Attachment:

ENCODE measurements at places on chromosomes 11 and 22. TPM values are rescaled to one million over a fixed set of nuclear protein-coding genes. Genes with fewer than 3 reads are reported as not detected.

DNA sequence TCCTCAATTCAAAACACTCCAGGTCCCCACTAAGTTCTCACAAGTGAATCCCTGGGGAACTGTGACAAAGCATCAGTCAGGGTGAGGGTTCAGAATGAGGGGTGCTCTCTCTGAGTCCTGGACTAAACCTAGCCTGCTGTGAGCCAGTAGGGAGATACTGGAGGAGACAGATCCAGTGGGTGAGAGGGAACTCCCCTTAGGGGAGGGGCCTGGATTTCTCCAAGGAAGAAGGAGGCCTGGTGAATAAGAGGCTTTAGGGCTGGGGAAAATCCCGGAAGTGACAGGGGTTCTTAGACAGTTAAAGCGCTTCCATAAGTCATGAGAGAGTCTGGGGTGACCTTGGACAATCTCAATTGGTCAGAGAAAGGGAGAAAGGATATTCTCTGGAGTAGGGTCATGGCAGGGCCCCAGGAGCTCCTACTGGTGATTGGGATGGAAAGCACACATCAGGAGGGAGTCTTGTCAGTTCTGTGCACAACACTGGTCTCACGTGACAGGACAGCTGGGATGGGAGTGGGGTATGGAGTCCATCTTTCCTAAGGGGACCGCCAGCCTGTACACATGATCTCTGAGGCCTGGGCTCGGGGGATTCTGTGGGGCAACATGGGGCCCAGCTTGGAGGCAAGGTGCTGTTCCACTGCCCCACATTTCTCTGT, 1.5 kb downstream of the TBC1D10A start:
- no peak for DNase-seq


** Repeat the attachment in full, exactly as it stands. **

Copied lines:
ENCODE measurements at places on chromosomes 11 and 22. TPM values are rescaled to one million over a fixed set of nuclear protein-coding genes. Genes with fewer than 3 reads are reported as not detected.

DNA sequence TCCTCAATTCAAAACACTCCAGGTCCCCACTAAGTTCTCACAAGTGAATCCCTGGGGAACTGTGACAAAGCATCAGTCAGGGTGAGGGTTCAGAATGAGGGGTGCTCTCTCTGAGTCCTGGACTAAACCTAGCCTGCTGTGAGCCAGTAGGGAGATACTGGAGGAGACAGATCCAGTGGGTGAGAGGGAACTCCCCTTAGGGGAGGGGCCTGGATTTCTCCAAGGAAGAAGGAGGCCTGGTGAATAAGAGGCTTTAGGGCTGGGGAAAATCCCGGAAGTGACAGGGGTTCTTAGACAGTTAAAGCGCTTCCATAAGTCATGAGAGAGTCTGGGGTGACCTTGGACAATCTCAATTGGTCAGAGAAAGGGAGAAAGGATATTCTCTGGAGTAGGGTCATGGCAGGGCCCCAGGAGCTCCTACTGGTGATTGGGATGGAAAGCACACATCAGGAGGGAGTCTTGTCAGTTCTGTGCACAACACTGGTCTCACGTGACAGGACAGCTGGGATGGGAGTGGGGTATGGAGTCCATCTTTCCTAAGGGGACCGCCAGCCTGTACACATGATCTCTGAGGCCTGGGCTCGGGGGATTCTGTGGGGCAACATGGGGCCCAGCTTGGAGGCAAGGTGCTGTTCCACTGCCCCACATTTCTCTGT, 1.5 kb downstream of the TBC1D10A start:
- no peak for DNase-seq